Sipho Gongxeka is the most recent of the six Tierney fellows that have been produced by Market Photo Workshop. This list includes Lebohang Kganye, Thabiso Sekgala, Simangele Kalisa, Tracy Dyan Edser and Mack Magagane (who is no stranger to Between 10and5). Sipho is a fashion documentary photographer who has been under the wing of none other than Pieter Hugo, one of South Africa’s most celebrated documentary photographers. We recently got a chance to chat to Sipho, here’s how it went.
Please tell us a bit about yourself?
My name is Sipho Gongxeka I was born in 1989 in Soweto, Johnannesburg. From 2011 to 2013 I was studying photography at the Market Photo Workshop. In between those years at the Market Photo Workshop as a student I was featured in two group exhibitions, Identikit and Show Us Our Land. In 2013 I became the sixth Tierney Fellowship recipient. Oh, I love photography and fashion.
How and when did you get into photography?
After the 2010 world cup I started developing love for photography, I used to take pictures during the world cup with my friend’s digital camera. It was a year later when we looked at the pictures and in just that moment I realized how important memory is. A friend told me about Market Photo Workshop and since then I’ve never looked back.
How, if you had to, would you describe your photography style?
I would describe my photography as fashion documentary photography.
Can you please tell us what being a Tierney Fellow has meant for you and your work?
I was fortunate enough to get the Tierney Fellowship during my Advanced Program in Photography course at the Market Photo Workshop. Part of this year-long programme is to create a body of work and that’s where Skeem’ Saka actually started. The Tierney fellowship is a great platform for any upcoming young photographer, for me personally it has given me a chance to share my childhood with the rest of the world and more importantly a chance to tell my stories. We can’t depend on outsiders to tell our stories of the township. We have a responsibility to tell our own stories.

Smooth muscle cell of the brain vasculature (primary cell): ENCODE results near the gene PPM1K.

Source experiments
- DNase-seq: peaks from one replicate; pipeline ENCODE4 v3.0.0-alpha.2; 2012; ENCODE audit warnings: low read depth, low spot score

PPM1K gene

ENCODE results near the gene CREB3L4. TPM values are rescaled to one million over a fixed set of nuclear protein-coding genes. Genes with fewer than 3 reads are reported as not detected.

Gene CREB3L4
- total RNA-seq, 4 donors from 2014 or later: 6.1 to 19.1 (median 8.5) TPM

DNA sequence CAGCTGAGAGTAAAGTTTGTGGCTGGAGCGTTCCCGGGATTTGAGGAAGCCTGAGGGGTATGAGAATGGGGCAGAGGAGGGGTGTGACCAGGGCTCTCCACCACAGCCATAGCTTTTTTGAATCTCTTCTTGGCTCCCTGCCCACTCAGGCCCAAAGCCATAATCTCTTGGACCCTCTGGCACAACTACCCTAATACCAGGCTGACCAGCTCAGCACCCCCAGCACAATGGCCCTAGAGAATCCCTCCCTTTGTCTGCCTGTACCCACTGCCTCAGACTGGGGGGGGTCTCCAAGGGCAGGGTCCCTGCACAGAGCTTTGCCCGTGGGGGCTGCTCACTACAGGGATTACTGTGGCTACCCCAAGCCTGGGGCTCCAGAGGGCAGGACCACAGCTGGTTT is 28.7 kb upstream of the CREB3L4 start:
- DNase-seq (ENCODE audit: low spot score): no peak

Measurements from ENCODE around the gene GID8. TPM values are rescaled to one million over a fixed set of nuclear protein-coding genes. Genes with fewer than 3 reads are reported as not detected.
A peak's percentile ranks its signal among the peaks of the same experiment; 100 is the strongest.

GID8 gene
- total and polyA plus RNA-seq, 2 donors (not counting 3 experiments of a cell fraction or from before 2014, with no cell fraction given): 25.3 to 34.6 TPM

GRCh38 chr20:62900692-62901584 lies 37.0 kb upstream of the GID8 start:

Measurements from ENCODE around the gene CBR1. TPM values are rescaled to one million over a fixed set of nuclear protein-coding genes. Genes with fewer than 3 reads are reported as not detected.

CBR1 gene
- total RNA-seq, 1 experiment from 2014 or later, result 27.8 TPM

Your mentor is renowned fellow South African photographer Pieter Hugo, how has the experience of being under his wing been?
Working with Pieter Hugo was amazing. I learned how to be professional, learned how to take criticism constructively, learned not to be too attached to my work and most important is that hard work always pays off.
Can you please tell us about your recent exhibition at the Market Photo Workshop, ‘Skeem’ Saka’?
Skeem’ Saka is a body of work focusing on the representation and the stereotype of black gangsters in South African films and television shows, mainly looking at how they use clothes to identify gangsters. Briefly in this body of work, I photograph i-Skeem’ Saka (a tsotsi-taal/slang term meaning a close friend or ‘homeboy/girl). I chose this title because it speaks about relationships that go beyond friendships. Skeem’ Saka speaks about a shared brotherhood and sisterhood in ekasi (a tsotsi-taal/slang term meaning township). These are men and women who identify with my childhood in that we were collectively exposed to the popular images seen in the gangster television shows and films.
Since your exhibition, what have you been working on?
Skeem Saka is just a foundation of this issue I’m facing at the moment, the issue of black representation through popular media. Right now I’m planning on developing a body of work looking at how men view women and the influence media plays in this, again like Skeem’ Saka I will be highlighting the stereotypes we see on popular media.
What can we expect from you in the near future?
I guess you can expect more work! Also, if there are talented artists out there who want to hone their skill in photography and become professionals like me; they can enroll at the Market Photo Workshop for a year’s course on Advanced Programme in Photography by visiting the website, call their office on 011 834 1444 or follow them on Twitter (#APP) and on Facebook.